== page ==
Crafting a global strategy for impact investment at Acumen

greenbiz leadership market insights press May 31, 2023
Christopher Wayne

Eighteen months into his new role focused at Acumen, Christopher Wayne talks about the critical role of agriculture in impact investing and what it takes to work in the field.

Agriculture and impact investing may seem like unlikely bedfellows, but investing in sustainable agriculture is critical for addressing many of the world’s social and environmental challenges. In 2021, nonprofit investing firm Acumen hired Christopher Wayne, formerly of GrowNYC, as associate director to build a new global impact strategy for impact-focused agriculture.

I recently connected with Wayne to learn more about his experience at Acumen so far. He spoke of how he made an instant connection with colleagues at Acumen, how his sector-specific expertise outweighed his lack of a finance background and what skills are critical to carrying out his day-to-day role. 

Shannon Houde: Can you tell us what led you to make the move from GrowNYC to Acumen? 

Christopher Wayne:Being anywhere for 12 years is a long time. I'd been in four different positions and ended up in a director’s role. That was about as high as I could go. I’d spent seven years working hard and developing a core set of programming and growing that in a way that I was really proud of. But I was absolutely ready for a change, to broaden my impact and leverage the knowledge that I’d gained for a bigger platform. But after being 12 years in a single organization, I had slightly lost the ability to describe my skills and sell myself. So, it was critical for me to recognize that I had skills that were valuable in the market.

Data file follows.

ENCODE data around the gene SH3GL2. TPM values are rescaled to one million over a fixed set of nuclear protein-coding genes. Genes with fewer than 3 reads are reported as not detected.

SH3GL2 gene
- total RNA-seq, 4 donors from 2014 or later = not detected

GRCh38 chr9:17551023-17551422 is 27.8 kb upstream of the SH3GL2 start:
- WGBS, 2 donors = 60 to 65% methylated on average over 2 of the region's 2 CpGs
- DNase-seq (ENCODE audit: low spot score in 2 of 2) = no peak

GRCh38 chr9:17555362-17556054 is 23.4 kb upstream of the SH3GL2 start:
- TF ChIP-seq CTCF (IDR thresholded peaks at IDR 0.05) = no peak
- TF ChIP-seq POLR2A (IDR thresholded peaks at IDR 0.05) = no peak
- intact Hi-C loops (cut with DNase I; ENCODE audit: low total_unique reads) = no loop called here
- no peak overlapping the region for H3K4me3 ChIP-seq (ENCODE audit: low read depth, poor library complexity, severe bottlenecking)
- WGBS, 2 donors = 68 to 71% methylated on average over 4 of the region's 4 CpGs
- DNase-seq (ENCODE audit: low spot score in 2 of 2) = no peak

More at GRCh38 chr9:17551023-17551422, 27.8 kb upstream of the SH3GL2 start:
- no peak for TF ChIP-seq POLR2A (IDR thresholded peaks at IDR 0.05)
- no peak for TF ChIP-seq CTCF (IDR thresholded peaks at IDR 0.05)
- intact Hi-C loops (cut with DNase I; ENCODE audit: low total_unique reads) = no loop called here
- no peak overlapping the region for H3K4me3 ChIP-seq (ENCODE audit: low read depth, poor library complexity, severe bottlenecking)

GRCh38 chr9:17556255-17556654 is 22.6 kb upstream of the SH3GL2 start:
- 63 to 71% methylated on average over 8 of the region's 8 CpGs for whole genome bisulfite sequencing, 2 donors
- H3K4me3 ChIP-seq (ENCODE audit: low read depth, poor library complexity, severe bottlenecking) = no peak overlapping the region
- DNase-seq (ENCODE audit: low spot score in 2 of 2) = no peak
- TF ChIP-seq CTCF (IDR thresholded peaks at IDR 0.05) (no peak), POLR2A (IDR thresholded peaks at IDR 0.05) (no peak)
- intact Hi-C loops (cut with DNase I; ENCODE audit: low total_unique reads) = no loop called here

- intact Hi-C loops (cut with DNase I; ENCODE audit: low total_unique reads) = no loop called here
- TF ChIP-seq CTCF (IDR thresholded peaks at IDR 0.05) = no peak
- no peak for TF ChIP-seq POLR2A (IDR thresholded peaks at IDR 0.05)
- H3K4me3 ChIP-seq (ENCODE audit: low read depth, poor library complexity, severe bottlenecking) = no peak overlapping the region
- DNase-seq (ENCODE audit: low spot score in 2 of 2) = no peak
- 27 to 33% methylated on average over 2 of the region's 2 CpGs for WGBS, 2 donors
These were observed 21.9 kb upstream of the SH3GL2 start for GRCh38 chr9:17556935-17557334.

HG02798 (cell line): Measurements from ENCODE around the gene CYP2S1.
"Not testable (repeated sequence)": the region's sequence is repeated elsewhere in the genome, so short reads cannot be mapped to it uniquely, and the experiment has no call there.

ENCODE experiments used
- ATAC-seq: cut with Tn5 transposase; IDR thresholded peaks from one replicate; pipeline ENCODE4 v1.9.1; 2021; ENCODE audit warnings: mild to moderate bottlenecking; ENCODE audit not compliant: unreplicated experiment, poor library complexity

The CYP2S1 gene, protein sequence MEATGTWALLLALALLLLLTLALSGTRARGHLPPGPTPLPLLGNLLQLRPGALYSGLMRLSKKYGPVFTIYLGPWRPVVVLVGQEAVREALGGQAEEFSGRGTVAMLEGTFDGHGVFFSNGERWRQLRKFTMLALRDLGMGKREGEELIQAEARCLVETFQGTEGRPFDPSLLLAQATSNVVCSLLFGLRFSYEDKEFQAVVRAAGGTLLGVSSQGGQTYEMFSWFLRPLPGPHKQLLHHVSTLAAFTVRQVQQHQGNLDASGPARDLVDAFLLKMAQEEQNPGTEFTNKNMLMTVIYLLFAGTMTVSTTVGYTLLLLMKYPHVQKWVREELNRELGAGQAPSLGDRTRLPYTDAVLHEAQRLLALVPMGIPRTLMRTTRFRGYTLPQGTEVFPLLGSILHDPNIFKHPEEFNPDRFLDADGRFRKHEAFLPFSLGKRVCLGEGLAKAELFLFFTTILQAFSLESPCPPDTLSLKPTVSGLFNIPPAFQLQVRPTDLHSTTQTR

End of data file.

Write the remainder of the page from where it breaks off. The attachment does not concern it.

Houde: And now you’ve been there over a year, what are you doing day to day at Acumen? 

Wayne:I spent the first year here building an agricultural strategy for the organization. Acumen has been investing in agriculture for 18 years but was looking for a new, global strategy that built off that foundation. So I spent a long time digging back through our investments, pulling out insights, speaking to a huge range of different internal and external stakeholders and reading a lot of whitepapers and research to compile all of it into a spreadsheet. I then used that to pitch different strategies out to the C-suite and regional teams, and Acumen was cool enough to give me time to miss the mark a couple times and then eventually really land on a strategy that's now at the heart of this new initiative we’ve called Trellis.